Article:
First Romosinuano Calf: Its a girl!
By Jill Lee
January 23, 1997
Juliet, a 72-pound Romosinuano calf, was born sometime around midnight at
the Subtropical Agricultural
Research Station at Brooksville, Fla. The station is part of
Agricultural Research Service.
This little calf has a big future: Her breed offers Southeastern beef
producers a new genetic source of greater fertility, more tender meat, stronger
pest resistance and improved livestock temperament. Juliets biological
parents from Venezuela are father JCT Pate Palo and mother JCT San Luis La
Juliets birth is the result of five years of scientific collaboration
between U.S. and Venezuelan researchers. She developed from an embryo brought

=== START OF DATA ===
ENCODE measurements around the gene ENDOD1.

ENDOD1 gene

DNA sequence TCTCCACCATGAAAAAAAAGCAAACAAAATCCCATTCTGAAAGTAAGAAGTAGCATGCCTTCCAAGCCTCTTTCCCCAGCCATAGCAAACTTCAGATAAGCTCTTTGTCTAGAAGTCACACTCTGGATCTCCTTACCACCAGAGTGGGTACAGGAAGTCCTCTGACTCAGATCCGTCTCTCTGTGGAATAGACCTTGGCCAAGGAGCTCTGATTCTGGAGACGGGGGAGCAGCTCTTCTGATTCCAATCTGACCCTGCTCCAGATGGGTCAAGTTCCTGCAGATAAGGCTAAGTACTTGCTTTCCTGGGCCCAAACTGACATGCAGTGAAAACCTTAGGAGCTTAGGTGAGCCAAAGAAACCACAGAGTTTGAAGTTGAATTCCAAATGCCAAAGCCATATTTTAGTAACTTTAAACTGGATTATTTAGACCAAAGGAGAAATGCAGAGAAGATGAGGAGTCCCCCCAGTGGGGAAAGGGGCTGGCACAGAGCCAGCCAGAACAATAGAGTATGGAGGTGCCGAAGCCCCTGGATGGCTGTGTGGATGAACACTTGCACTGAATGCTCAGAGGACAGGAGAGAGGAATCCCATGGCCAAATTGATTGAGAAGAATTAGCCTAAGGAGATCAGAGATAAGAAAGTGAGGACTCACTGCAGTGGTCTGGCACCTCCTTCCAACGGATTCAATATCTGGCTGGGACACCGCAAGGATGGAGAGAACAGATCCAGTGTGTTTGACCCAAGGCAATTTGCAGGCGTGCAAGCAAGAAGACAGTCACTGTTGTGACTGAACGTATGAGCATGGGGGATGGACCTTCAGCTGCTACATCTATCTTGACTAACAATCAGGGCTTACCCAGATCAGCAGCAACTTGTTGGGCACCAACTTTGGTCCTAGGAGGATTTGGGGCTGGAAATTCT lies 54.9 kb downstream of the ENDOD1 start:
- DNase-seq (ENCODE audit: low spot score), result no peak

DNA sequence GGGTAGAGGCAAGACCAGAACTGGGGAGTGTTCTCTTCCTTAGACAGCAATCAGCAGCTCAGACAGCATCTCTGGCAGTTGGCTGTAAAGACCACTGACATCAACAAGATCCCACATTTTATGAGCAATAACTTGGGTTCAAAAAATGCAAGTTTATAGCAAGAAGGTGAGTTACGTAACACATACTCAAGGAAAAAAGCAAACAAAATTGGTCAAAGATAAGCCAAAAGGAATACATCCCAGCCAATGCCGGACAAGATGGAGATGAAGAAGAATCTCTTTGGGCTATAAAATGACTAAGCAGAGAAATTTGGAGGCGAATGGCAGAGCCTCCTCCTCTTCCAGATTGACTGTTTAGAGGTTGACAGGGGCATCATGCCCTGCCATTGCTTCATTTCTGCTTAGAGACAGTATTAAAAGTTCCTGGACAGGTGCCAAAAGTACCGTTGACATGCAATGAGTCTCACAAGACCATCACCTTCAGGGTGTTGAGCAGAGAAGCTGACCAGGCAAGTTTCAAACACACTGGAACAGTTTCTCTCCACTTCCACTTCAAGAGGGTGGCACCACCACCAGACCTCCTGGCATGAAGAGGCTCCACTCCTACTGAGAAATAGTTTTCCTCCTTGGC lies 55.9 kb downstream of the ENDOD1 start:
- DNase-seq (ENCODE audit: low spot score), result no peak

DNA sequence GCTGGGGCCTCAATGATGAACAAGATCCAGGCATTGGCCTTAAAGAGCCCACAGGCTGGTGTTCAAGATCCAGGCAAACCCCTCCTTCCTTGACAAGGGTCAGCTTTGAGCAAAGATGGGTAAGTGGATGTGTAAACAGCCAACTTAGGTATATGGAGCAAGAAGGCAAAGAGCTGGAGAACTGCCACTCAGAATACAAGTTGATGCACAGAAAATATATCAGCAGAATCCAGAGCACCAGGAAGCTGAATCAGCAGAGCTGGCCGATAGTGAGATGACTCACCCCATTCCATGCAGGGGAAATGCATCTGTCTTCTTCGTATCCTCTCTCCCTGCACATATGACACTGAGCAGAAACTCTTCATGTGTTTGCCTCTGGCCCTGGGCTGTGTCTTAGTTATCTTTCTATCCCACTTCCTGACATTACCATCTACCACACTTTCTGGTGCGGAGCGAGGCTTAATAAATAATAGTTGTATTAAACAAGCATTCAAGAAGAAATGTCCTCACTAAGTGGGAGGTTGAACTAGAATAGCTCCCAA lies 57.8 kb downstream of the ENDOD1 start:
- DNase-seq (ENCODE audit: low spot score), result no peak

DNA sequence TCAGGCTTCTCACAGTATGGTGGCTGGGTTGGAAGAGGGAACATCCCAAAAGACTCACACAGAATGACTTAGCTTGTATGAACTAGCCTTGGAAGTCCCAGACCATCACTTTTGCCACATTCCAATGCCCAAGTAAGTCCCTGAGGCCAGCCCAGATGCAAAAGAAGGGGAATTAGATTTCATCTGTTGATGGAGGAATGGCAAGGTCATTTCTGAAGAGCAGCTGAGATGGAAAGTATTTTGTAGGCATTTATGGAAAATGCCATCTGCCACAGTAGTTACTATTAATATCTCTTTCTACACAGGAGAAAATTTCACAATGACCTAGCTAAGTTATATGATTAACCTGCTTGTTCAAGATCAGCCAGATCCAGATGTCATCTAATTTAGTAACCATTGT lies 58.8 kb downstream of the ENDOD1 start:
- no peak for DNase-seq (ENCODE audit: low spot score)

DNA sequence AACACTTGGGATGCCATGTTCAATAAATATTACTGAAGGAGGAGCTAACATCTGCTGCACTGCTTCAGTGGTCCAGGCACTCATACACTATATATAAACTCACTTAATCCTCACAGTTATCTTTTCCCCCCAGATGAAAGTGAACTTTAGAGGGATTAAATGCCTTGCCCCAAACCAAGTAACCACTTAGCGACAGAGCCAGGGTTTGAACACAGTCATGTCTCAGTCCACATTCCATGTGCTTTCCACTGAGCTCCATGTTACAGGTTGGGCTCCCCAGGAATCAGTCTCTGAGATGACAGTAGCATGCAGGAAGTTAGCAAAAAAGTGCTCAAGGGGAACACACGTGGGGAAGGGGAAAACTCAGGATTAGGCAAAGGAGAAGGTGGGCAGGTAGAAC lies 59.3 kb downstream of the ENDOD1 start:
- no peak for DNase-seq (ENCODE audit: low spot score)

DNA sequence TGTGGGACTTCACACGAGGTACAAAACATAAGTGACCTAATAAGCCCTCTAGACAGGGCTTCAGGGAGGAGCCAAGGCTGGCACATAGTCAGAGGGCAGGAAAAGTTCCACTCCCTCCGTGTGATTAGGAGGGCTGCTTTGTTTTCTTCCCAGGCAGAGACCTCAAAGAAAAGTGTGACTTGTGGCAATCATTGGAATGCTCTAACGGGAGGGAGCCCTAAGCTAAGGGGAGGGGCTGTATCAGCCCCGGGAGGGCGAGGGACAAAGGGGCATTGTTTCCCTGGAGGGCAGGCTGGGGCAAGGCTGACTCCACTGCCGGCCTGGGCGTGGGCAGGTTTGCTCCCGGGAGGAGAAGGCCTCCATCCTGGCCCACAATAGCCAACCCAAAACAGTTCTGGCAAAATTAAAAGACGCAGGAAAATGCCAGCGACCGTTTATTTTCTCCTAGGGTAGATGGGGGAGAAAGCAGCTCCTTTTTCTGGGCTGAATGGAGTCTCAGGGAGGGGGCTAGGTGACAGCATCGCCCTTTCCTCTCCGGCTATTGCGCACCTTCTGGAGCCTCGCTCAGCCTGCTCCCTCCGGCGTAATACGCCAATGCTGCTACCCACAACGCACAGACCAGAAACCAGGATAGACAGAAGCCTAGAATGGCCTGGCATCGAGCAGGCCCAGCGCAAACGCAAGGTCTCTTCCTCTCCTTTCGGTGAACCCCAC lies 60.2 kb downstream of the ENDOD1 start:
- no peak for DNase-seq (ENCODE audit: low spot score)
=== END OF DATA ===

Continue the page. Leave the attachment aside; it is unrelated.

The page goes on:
into the United States from Venezuela--one of the first bovine embryos allowed
here from a country where foot-and-mouth disease still exists.
To ensure a successful, disease-free embryo transfer, USDA scientists and
veterinarians teamed up with livestock breeding and genetics experts at the
Central University of Venezuela at
Both Juliet and her surrogate mother, a Senepol cow, are doing
fine. Pictures of Juliet and other baby Romosinuanos will be available soon.
Scientific contact: Chad Chase, USDA-ARS Subtropical Agricultural
Research Station, Brooksville, Fla., phone (352) 796-3385